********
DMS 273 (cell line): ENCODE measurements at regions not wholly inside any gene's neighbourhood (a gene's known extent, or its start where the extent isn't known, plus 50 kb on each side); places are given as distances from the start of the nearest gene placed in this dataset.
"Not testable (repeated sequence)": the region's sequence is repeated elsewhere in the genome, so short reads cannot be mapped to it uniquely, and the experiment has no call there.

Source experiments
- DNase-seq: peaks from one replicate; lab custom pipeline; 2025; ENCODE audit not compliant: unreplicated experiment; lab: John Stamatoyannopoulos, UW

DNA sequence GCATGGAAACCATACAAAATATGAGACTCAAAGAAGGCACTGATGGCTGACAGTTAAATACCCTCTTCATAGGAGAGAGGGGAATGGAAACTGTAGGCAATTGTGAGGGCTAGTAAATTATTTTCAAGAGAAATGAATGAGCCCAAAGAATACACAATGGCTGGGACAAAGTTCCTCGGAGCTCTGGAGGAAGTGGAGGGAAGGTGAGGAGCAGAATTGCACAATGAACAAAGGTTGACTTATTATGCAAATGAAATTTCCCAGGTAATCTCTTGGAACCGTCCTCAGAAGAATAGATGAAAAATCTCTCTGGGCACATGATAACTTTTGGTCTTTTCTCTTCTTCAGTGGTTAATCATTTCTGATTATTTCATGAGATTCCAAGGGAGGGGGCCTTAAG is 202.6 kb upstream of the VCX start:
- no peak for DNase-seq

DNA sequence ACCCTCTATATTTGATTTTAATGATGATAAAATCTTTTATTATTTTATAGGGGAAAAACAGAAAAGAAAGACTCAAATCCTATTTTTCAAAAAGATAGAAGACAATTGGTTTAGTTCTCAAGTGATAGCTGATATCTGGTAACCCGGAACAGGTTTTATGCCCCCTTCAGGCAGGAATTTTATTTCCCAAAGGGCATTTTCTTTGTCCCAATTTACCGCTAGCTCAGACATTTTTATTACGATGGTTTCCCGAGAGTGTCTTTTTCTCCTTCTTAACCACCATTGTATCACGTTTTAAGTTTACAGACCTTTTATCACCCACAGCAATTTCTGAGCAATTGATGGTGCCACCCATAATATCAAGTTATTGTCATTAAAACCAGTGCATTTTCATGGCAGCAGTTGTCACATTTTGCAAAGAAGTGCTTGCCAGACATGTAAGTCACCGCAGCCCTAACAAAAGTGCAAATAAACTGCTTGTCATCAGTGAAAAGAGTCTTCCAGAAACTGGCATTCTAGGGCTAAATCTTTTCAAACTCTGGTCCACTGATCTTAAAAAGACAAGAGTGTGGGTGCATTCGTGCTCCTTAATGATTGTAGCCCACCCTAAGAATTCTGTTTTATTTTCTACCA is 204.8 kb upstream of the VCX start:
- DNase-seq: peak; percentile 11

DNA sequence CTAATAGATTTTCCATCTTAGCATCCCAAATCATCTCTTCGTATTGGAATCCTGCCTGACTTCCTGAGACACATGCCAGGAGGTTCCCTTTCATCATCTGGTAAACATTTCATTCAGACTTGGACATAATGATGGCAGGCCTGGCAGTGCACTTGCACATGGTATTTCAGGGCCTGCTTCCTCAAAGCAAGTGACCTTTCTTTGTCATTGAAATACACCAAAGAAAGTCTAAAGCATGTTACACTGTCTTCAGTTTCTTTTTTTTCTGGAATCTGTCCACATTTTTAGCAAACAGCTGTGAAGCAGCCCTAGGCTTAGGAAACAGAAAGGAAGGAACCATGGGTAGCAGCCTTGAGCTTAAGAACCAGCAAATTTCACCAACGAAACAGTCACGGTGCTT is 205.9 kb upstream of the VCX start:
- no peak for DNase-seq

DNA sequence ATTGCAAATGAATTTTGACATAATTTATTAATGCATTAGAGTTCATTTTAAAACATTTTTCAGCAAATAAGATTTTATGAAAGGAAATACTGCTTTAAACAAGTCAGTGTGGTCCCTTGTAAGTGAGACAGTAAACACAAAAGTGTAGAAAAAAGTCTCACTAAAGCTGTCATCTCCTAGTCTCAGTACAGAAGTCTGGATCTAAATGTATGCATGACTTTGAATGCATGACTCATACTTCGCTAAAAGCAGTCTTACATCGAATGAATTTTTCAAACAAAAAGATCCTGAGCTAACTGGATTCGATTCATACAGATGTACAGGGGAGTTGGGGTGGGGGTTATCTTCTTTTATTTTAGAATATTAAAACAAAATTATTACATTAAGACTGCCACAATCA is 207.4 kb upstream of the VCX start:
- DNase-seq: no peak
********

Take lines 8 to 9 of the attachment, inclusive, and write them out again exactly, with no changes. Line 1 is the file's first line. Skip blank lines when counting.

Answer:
- DNase-seq: peak; percentile 11

DNA sequence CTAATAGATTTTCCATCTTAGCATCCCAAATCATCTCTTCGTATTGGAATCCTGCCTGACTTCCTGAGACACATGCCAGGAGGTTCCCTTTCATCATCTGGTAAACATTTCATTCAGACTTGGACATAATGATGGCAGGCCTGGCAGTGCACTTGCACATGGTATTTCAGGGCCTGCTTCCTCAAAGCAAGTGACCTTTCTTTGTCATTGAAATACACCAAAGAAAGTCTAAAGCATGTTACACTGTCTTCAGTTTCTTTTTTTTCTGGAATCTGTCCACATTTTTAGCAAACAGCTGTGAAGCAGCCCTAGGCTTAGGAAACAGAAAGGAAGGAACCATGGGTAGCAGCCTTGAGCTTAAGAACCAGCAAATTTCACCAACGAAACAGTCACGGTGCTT is 205.9 kb upstream of the VCX start: